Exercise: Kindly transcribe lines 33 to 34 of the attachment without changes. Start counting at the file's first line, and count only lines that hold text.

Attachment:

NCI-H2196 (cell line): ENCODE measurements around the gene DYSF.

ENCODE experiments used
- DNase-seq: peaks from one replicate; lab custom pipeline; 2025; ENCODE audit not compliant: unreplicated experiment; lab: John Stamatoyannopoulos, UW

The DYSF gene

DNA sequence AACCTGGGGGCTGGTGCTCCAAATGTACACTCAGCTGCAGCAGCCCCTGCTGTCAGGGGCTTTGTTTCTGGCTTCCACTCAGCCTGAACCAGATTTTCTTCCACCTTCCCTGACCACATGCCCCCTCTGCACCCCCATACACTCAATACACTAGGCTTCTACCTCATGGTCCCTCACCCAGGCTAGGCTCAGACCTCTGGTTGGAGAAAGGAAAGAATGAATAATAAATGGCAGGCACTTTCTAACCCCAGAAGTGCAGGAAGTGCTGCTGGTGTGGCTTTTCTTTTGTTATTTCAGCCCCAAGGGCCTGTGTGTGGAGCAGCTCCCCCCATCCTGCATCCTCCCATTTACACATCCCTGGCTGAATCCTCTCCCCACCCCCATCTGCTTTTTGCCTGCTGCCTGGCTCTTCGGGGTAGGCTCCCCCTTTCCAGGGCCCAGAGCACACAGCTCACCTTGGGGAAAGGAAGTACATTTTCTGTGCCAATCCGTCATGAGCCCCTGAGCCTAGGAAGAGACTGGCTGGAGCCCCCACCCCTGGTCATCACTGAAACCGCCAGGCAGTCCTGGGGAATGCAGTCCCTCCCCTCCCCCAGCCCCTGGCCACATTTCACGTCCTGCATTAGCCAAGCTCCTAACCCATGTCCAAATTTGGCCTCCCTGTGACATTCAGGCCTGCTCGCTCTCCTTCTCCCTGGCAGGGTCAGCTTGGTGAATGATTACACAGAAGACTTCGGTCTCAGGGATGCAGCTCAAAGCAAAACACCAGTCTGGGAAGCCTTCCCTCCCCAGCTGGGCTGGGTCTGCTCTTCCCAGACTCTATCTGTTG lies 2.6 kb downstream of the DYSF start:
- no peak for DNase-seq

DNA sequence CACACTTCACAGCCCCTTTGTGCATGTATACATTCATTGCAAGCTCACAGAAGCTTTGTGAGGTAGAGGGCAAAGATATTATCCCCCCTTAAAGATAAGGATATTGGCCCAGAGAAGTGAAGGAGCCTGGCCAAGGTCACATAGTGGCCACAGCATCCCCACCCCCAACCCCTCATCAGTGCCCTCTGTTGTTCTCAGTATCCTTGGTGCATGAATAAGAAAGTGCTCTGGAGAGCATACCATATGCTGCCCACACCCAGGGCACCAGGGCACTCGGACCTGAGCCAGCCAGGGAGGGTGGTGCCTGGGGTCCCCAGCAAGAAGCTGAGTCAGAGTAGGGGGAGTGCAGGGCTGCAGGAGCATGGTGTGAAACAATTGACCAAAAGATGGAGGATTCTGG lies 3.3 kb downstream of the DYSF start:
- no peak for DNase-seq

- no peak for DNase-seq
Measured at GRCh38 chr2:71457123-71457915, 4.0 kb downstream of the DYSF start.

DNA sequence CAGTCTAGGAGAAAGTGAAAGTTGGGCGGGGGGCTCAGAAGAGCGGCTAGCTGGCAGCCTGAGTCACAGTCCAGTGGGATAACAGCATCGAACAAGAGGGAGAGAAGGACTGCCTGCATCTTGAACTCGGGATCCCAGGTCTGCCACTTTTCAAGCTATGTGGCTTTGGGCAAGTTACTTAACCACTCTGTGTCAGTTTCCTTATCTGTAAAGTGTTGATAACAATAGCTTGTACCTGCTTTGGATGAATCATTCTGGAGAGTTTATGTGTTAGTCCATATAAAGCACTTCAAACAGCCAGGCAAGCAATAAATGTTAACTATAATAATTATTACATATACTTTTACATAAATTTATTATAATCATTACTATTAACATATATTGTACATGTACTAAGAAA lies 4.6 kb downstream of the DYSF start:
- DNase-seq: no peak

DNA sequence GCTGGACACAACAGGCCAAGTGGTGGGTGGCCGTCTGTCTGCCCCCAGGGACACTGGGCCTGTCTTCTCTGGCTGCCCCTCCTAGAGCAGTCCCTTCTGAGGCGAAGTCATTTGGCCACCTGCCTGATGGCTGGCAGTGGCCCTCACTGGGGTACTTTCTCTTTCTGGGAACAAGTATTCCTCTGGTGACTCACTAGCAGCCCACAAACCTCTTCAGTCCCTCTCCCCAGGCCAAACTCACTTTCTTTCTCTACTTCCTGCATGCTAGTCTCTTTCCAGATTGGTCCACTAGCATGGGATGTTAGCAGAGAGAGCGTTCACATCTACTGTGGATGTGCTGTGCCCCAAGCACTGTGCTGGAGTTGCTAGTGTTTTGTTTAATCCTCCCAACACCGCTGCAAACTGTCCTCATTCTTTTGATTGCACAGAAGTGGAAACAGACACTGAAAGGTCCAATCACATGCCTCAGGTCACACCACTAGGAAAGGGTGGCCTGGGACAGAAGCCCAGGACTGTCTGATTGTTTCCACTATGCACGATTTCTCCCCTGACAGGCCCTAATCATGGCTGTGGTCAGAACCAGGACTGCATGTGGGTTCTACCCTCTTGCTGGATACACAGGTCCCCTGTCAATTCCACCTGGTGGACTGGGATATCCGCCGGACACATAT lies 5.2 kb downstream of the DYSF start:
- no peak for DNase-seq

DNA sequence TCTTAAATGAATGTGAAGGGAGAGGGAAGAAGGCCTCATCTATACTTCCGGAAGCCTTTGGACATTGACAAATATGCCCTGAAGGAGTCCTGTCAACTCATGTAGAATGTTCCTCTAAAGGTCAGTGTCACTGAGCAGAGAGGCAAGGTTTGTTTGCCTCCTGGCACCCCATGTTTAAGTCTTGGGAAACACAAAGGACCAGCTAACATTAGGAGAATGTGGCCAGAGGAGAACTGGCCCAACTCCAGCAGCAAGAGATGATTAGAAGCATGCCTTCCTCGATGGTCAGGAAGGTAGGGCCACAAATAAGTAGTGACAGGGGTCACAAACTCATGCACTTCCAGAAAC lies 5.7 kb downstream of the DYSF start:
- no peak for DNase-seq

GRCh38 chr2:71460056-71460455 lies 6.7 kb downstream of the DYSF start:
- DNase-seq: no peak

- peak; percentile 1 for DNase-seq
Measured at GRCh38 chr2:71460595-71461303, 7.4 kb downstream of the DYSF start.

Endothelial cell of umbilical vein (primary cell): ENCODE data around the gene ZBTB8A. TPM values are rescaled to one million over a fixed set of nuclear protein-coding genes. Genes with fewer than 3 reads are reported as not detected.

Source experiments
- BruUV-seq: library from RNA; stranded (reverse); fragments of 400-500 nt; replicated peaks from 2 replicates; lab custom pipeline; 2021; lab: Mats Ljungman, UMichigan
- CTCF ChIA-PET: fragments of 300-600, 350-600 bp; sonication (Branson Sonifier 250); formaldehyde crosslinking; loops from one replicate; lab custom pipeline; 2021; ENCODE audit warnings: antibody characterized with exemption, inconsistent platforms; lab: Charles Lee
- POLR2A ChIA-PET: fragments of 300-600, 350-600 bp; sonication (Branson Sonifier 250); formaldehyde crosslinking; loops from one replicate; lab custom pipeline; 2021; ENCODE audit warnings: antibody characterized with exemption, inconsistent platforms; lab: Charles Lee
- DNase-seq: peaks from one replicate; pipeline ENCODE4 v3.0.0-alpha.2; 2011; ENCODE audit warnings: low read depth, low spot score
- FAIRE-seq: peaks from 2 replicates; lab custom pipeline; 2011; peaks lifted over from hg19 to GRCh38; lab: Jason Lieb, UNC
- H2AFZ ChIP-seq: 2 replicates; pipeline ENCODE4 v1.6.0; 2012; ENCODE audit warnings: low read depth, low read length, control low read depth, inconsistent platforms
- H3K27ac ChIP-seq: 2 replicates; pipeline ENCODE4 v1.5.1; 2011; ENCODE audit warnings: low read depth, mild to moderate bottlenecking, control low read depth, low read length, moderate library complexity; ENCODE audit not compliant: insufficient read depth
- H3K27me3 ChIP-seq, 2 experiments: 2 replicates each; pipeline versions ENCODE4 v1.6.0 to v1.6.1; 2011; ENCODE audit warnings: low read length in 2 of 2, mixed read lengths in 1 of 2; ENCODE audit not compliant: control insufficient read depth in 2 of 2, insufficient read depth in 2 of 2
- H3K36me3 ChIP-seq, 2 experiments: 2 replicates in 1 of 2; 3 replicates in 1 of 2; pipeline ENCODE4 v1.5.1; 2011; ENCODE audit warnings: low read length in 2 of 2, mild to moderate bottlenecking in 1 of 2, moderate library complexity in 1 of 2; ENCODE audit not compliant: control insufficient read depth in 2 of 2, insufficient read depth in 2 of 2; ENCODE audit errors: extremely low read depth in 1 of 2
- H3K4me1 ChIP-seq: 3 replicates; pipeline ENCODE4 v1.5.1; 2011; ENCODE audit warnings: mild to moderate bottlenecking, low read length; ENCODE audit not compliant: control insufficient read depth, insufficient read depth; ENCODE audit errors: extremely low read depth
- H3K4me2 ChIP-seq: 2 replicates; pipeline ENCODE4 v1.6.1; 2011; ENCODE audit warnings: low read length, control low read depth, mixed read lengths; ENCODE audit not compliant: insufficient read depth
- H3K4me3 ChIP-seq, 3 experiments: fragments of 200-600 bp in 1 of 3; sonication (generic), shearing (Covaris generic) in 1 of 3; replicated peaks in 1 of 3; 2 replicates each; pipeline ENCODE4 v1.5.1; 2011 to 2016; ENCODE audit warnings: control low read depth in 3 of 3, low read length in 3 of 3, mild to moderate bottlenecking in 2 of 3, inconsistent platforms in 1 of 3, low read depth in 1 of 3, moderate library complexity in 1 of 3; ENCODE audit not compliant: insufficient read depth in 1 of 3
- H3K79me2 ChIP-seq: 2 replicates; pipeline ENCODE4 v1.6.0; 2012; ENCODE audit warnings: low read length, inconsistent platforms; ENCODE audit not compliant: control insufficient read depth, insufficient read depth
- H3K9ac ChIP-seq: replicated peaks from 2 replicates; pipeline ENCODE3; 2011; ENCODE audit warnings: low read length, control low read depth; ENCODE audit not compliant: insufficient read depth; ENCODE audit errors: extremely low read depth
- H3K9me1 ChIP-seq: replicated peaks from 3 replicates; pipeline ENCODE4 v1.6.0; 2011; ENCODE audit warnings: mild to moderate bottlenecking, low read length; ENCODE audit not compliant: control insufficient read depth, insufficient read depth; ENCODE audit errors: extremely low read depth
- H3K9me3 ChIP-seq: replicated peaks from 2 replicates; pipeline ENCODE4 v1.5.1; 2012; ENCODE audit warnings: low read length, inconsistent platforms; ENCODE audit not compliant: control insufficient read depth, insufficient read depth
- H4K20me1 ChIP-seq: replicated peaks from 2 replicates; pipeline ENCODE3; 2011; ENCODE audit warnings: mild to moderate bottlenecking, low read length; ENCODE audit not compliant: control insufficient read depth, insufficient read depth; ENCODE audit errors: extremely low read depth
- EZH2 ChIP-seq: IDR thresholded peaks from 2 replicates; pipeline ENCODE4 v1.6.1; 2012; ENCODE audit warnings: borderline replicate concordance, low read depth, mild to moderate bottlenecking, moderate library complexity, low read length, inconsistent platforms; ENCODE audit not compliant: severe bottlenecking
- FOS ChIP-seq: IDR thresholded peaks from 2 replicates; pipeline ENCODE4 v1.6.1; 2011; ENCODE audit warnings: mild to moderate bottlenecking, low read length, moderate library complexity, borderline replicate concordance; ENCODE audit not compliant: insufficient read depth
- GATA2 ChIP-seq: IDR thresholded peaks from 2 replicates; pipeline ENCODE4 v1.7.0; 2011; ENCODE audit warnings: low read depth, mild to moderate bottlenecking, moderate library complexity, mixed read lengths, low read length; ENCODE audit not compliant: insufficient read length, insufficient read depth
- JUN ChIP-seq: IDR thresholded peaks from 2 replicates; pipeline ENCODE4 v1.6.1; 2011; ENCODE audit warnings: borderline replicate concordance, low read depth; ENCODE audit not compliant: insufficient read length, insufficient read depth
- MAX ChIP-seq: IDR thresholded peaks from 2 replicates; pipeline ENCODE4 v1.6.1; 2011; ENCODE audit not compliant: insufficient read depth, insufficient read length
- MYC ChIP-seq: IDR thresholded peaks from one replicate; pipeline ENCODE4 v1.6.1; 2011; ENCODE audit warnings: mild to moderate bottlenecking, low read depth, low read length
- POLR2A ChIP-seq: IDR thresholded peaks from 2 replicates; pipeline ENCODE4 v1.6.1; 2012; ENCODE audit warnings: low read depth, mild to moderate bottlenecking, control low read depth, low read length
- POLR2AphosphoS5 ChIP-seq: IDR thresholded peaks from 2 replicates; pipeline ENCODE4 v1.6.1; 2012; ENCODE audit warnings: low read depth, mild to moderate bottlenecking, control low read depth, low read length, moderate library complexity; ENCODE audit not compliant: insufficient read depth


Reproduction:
- H3K4me2 ChIP-seq: 2 replicates; pipeline ENCODE4 v1.6.1; 2011; ENCODE audit warnings: low read length, control low read depth, mixed read lengths; ENCODE audit not compliant: insufficient read depth
- H3K4me3 ChIP-seq, 3 experiments: fragments of 200-600 bp in 1 of 3; sonication (generic), shearing (Covaris generic) in 1 of 3; replicated peaks in 1 of 3; 2 replicates each; pipeline ENCODE4 v1.5.1; 2011 to 2016; ENCODE audit warnings: control low read depth in 3 of 3, low read length in 3 of 3, mild to moderate bottlenecking in 2 of 3, inconsistent platforms in 1 of 3, low read depth in 1 of 3, moderate library complexity in 1 of 3; ENCODE audit not compliant: insufficient read depth in 1 of 3